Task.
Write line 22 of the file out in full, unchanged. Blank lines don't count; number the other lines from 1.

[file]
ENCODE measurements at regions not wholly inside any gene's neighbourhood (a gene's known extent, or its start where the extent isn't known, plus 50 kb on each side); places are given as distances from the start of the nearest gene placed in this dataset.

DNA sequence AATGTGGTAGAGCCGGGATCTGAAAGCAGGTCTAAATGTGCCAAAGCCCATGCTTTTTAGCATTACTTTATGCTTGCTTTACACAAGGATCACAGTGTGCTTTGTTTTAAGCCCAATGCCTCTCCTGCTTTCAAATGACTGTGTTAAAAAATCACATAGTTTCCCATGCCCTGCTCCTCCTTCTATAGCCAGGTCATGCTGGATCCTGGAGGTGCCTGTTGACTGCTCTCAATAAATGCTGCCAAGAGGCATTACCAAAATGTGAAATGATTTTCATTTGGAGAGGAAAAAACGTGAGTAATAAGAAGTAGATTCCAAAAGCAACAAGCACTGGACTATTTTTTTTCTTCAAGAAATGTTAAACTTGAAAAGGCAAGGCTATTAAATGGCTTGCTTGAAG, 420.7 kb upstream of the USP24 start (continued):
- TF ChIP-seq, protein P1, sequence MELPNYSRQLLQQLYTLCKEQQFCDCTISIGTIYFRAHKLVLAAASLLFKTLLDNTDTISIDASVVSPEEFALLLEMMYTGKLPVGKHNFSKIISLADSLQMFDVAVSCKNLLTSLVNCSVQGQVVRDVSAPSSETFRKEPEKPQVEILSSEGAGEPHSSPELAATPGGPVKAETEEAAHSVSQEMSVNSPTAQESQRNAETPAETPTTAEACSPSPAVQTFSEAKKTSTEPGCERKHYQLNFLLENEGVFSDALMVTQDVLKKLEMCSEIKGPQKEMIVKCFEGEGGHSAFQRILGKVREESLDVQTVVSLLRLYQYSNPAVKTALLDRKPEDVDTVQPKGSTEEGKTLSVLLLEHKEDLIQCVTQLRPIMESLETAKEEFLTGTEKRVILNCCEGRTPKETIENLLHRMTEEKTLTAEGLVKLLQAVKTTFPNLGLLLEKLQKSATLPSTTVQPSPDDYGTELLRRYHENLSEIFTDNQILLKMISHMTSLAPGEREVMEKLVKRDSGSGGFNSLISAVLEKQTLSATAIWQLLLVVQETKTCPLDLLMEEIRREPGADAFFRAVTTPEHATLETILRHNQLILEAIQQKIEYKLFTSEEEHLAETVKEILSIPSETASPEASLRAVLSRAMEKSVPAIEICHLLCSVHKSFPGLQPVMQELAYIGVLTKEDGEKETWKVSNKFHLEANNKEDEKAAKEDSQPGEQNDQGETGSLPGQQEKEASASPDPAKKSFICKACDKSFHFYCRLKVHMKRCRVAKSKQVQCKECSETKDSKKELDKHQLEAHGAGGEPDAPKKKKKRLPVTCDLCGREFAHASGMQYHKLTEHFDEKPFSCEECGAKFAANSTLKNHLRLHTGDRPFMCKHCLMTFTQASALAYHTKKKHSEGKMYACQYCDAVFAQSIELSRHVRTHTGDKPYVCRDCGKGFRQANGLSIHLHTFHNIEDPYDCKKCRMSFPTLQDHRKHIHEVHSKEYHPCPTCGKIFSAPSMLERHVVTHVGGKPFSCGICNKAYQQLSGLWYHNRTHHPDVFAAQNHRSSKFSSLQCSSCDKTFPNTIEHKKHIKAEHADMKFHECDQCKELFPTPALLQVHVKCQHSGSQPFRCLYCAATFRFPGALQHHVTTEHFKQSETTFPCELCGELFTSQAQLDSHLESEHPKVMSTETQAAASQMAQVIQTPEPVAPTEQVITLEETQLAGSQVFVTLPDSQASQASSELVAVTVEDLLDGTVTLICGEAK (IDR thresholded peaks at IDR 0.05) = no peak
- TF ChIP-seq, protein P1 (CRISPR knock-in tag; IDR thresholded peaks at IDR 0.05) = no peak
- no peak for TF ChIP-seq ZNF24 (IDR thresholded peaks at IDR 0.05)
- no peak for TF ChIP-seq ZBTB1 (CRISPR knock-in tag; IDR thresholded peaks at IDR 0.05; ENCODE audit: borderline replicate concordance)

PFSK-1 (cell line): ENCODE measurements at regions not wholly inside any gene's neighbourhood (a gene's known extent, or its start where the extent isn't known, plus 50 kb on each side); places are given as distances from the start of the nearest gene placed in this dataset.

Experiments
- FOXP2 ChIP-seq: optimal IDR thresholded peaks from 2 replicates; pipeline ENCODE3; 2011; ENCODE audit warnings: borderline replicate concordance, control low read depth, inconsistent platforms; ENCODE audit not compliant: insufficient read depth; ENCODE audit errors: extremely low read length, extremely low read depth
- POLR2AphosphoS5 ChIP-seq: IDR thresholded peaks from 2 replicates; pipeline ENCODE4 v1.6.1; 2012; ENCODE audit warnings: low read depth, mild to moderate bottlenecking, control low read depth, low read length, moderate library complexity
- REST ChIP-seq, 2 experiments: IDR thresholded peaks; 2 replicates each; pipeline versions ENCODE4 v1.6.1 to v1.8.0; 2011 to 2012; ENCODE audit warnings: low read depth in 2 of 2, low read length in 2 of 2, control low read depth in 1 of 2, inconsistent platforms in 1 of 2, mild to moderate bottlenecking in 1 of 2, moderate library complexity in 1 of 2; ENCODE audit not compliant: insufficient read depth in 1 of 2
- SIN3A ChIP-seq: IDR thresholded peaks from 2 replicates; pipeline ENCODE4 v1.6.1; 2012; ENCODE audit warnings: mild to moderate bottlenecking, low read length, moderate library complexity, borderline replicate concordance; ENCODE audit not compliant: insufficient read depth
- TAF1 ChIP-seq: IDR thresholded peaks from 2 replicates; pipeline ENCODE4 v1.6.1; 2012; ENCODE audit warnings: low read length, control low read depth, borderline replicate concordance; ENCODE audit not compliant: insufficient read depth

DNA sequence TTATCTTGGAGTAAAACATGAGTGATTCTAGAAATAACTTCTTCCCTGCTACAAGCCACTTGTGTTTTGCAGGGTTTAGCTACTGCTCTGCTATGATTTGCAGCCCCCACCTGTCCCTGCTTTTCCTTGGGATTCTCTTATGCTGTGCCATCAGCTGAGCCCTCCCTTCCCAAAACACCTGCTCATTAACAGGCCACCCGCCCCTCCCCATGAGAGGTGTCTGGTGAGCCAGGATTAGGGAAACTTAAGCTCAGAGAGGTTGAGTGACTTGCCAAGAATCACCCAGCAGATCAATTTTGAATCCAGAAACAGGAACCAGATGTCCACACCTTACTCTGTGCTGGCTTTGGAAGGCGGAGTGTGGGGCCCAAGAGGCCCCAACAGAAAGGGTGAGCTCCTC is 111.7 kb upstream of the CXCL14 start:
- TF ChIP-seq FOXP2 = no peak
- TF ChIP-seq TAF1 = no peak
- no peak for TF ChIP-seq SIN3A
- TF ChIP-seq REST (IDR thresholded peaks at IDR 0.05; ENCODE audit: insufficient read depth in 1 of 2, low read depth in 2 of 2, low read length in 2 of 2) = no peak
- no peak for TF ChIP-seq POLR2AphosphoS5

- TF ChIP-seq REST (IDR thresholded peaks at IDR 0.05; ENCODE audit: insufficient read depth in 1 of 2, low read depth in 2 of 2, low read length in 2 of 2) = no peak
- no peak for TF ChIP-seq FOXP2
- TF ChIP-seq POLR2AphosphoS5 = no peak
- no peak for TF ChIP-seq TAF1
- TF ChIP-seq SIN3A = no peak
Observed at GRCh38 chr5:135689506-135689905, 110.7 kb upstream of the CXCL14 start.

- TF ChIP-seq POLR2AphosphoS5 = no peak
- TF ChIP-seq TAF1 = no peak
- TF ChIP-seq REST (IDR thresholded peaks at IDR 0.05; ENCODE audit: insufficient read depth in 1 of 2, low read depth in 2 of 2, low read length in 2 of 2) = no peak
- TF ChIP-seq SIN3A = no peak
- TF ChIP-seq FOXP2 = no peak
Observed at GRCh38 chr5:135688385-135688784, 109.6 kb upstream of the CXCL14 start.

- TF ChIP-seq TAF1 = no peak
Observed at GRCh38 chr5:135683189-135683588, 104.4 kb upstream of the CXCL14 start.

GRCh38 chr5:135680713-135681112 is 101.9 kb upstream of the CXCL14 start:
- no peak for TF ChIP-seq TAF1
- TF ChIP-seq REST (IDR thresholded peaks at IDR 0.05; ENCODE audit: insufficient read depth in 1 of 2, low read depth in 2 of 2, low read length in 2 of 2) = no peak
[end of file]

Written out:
- TF ChIP-seq POLR2AphosphoS5 = no peak